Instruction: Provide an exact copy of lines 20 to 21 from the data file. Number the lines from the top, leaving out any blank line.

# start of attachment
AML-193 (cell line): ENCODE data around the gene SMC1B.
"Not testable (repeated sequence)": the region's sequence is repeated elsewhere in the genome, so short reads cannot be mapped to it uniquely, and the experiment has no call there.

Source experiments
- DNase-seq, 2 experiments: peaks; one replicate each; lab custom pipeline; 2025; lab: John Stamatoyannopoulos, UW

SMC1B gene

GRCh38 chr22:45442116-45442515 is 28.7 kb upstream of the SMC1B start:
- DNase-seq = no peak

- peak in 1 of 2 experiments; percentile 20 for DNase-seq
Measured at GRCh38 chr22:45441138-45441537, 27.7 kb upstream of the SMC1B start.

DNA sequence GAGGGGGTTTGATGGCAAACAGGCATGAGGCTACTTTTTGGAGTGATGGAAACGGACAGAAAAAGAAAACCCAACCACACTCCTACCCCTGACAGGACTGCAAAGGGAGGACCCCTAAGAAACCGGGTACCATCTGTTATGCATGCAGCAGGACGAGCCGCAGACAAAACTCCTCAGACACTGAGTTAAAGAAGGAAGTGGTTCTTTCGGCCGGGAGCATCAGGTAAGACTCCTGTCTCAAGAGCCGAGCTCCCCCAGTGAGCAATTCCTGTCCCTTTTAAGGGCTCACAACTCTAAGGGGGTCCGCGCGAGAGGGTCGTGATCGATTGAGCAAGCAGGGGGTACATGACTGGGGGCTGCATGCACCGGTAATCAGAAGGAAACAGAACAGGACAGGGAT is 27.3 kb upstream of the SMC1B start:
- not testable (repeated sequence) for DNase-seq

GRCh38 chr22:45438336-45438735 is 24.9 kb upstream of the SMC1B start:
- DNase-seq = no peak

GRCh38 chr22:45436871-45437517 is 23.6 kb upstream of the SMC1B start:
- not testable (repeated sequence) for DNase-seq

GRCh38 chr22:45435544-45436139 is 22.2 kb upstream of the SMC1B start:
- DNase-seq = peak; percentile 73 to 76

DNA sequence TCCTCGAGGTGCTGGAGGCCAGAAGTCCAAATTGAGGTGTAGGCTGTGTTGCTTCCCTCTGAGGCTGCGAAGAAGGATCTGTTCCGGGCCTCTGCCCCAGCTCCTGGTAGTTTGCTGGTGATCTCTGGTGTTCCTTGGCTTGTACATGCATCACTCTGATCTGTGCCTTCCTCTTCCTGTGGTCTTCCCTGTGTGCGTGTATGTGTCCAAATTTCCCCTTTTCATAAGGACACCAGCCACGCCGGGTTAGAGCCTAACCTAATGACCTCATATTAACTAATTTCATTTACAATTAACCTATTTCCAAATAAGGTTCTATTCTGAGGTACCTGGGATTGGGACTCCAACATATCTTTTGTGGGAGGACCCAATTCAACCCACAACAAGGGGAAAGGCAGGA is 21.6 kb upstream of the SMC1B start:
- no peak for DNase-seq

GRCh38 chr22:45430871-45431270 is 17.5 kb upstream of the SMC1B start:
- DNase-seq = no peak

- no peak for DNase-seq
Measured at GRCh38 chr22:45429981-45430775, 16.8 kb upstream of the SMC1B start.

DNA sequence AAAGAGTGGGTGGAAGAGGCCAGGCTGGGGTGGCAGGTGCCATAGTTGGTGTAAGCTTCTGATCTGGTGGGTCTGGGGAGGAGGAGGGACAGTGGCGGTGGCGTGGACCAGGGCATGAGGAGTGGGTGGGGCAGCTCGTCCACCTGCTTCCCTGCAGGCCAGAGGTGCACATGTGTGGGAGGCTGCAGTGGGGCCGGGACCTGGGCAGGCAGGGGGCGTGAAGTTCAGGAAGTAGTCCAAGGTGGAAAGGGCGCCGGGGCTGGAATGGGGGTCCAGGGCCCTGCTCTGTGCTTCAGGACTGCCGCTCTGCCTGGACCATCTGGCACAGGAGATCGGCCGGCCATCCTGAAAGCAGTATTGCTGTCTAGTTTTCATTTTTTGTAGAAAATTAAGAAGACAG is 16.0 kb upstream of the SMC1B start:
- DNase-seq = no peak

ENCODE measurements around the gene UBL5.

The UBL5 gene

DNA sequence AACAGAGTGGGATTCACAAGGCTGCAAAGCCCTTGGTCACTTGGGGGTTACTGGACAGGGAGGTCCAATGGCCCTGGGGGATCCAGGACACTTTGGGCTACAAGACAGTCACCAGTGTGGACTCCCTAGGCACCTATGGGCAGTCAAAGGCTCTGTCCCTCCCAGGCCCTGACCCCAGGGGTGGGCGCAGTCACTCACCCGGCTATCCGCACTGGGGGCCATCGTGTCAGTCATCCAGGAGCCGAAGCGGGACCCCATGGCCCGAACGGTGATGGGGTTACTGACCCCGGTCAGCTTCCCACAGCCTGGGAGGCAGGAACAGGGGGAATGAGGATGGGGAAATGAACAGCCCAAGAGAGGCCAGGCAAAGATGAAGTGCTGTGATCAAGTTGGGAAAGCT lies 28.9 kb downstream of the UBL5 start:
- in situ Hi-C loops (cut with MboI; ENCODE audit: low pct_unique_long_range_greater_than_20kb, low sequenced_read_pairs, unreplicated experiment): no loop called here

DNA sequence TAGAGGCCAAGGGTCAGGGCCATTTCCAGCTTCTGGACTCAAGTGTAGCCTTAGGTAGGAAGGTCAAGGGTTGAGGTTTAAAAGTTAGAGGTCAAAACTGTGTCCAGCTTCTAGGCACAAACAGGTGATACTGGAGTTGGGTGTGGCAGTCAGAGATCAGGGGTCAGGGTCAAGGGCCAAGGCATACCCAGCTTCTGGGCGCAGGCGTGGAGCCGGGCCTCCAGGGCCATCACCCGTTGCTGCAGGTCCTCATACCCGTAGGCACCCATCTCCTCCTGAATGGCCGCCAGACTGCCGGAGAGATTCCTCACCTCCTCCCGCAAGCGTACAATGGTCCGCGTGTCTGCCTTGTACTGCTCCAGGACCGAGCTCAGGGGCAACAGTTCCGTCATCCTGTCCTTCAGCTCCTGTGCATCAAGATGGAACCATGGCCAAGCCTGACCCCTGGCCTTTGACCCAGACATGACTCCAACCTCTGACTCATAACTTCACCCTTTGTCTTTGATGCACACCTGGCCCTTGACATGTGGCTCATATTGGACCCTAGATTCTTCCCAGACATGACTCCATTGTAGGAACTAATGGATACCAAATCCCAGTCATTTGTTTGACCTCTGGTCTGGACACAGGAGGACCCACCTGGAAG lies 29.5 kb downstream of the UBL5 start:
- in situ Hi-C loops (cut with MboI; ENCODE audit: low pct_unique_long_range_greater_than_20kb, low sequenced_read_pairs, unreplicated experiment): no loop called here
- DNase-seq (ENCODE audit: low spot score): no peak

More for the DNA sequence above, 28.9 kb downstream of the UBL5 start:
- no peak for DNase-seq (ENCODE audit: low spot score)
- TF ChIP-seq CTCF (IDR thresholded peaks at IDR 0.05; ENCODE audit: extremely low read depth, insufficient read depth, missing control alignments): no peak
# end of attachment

GRCh38 chr22:45430871-45431270 is 17.5 kb upstream of the SMC1B start:
- DNase-seq = no peak